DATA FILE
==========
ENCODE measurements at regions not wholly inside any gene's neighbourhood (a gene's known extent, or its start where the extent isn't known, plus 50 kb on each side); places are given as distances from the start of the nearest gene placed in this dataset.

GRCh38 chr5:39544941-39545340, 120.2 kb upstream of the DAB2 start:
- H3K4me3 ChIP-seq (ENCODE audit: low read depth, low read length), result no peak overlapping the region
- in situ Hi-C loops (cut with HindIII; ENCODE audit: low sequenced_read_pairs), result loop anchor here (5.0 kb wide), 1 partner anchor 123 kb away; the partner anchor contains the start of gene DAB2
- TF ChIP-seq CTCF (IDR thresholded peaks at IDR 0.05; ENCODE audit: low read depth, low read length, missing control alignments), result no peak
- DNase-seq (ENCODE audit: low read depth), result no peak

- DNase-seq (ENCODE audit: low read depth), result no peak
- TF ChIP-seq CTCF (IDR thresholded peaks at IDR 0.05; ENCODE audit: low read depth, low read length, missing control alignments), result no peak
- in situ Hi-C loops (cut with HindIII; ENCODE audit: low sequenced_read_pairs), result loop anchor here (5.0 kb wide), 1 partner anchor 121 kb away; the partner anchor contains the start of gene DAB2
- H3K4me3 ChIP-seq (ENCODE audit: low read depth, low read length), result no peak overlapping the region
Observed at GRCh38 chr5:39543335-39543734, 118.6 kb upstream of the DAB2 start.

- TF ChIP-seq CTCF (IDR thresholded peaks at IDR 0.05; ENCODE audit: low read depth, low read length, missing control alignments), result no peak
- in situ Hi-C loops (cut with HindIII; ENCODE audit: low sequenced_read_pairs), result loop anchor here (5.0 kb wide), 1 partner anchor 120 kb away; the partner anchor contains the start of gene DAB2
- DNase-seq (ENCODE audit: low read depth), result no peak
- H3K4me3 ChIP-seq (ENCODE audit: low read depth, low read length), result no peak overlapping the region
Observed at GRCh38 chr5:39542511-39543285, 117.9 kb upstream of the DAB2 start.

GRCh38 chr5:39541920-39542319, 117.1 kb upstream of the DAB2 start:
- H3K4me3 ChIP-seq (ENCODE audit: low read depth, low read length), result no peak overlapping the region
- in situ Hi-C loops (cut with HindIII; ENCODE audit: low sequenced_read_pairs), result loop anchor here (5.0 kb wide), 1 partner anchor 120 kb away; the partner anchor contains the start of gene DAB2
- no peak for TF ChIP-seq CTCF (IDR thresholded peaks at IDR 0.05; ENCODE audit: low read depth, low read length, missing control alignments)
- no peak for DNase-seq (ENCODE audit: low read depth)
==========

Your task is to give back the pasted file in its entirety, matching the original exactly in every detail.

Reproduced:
ENCODE measurements at regions not wholly inside any gene's neighbourhood (a gene's known extent, or its start where the extent isn't known, plus 50 kb on each side); places are given as distances from the start of the nearest gene placed in this dataset.

GRCh38 chr5:39544941-39545340, 120.2 kb upstream of the DAB2 start:
- H3K4me3 ChIP-seq (ENCODE audit: low read depth, low read length), result no peak overlapping the region
- in situ Hi-C loops (cut with HindIII; ENCODE audit: low sequenced_read_pairs), result loop anchor here (5.0 kb wide), 1 partner anchor 123 kb away; the partner anchor contains the start of gene DAB2
- TF ChIP-seq CTCF (IDR thresholded peaks at IDR 0.05; ENCODE audit: low read depth, low read length, missing control alignments), result no peak
- DNase-seq (ENCODE audit: low read depth), result no peak

- DNase-seq (ENCODE audit: low read depth), result no peak
- TF ChIP-seq CTCF (IDR thresholded peaks at IDR 0.05; ENCODE audit: low read depth, low read length, missing control alignments), result no peak
- in situ Hi-C loops (cut with HindIII; ENCODE audit: low sequenced_read_pairs), result loop anchor here (5.0 kb wide), 1 partner anchor 121 kb away; the partner anchor contains the start of gene DAB2
- H3K4me3 ChIP-seq (ENCODE audit: low read depth, low read length), result no peak overlapping the region
Observed at GRCh38 chr5:39543335-39543734, 118.6 kb upstream of the DAB2 start.

- TF ChIP-seq CTCF (IDR thresholded peaks at IDR 0.05; ENCODE audit: low read depth, low read length, missing control alignments), result no peak
- in situ Hi-C loops (cut with HindIII; ENCODE audit: low sequenced_read_pairs), result loop anchor here (5.0 kb wide), 1 partner anchor 120 kb away; the partner anchor contains the start of gene DAB2
- DNase-seq (ENCODE audit: low read depth), result no peak
- H3K4me3 ChIP-seq (ENCODE audit: low read depth, low read length), result no peak overlapping the region
Observed at GRCh38 chr5:39542511-39543285, 117.9 kb upstream of the DAB2 start.

GRCh38 chr5:39541920-39542319, 117.1 kb upstream of the DAB2 start:
- H3K4me3 ChIP-seq (ENCODE audit: low read depth, low read length), result no peak overlapping the region
- in situ Hi-C loops (cut with HindIII; ENCODE audit: low sequenced_read_pairs), result loop anchor here (5.0 kb wide), 1 partner anchor 120 kb away; the partner anchor contains the start of gene DAB2
- no peak for TF ChIP-seq CTCF (IDR thresholded peaks at IDR 0.05; ENCODE audit: low read depth, low read length, missing control alignments)
- no peak for DNase-seq (ENCODE audit: low read depth)